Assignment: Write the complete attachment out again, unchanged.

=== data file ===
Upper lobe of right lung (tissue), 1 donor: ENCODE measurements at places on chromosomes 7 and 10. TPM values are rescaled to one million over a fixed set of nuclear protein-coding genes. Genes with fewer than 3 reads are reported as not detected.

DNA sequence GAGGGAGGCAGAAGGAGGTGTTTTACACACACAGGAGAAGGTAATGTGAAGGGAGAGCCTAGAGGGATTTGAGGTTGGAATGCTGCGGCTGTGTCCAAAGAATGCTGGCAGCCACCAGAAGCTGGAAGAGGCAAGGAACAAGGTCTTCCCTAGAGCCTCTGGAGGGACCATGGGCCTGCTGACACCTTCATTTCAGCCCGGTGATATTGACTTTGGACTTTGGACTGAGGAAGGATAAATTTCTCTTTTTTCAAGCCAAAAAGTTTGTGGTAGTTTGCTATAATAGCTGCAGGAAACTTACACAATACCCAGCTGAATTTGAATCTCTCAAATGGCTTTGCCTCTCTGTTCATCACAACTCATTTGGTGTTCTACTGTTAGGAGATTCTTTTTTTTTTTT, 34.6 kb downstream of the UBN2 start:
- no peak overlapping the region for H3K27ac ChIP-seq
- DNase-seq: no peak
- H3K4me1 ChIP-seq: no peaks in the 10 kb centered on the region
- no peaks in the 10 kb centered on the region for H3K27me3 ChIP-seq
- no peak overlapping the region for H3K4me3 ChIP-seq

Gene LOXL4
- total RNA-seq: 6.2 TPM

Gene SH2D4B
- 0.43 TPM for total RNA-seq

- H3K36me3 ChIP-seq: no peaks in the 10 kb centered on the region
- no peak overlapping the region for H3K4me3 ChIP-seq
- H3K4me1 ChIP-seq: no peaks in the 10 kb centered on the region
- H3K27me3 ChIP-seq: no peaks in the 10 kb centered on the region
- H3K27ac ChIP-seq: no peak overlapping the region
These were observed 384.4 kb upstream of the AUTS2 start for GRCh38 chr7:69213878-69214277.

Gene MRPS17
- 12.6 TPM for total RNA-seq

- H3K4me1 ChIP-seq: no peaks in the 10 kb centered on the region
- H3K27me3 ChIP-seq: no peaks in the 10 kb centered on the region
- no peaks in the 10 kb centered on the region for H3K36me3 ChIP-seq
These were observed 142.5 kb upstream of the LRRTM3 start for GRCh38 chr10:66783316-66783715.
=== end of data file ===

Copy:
Upper lobe of right lung (tissue), 1 donor: ENCODE measurements at places on chromosomes 7 and 10. TPM values are rescaled to one million over a fixed set of nuclear protein-coding genes. Genes with fewer than 3 reads are reported as not detected.

DNA sequence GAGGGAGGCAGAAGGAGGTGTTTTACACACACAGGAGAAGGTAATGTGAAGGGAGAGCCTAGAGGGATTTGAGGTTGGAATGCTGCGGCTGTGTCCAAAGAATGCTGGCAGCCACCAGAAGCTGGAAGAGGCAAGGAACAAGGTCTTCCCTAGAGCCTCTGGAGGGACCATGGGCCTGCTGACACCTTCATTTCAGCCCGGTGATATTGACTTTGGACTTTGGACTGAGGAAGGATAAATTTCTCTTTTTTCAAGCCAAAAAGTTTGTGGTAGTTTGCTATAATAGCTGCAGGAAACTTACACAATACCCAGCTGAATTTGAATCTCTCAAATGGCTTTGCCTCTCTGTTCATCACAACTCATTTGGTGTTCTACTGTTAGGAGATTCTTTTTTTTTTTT, 34.6 kb downstream of the UBN2 start:
- no peak overlapping the region for H3K27ac ChIP-seq
- DNase-seq: no peak
- H3K4me1 ChIP-seq: no peaks in the 10 kb centered on the region
- no peaks in the 10 kb centered on the region for H3K27me3 ChIP-seq
- no peak overlapping the region for H3K4me3 ChIP-seq

Gene LOXL4
- total RNA-seq: 6.2 TPM

Gene SH2D4B
- 0.43 TPM for total RNA-seq

- H3K36me3 ChIP-seq: no peaks in the 10 kb centered on the region
- no peak overlapping the region for H3K4me3 ChIP-seq
- H3K4me1 ChIP-seq: no peaks in the 10 kb centered on the region
- H3K27me3 ChIP-seq: no peaks in the 10 kb centered on the region
- H3K27ac ChIP-seq: no peak overlapping the region
These were observed 384.4 kb upstream of the AUTS2 start for GRCh38 chr7:69213878-69214277.

Gene MRPS17
- 12.6 TPM for total RNA-seq

- H3K4me1 ChIP-seq: no peaks in the 10 kb centered on the region
- H3K27me3 ChIP-seq: no peaks in the 10 kb centered on the region
- no peaks in the 10 kb centered on the region for H3K36me3 ChIP-seq
These were observed 142.5 kb upstream of the LRRTM3 start for GRCh38 chr10:66783316-66783715.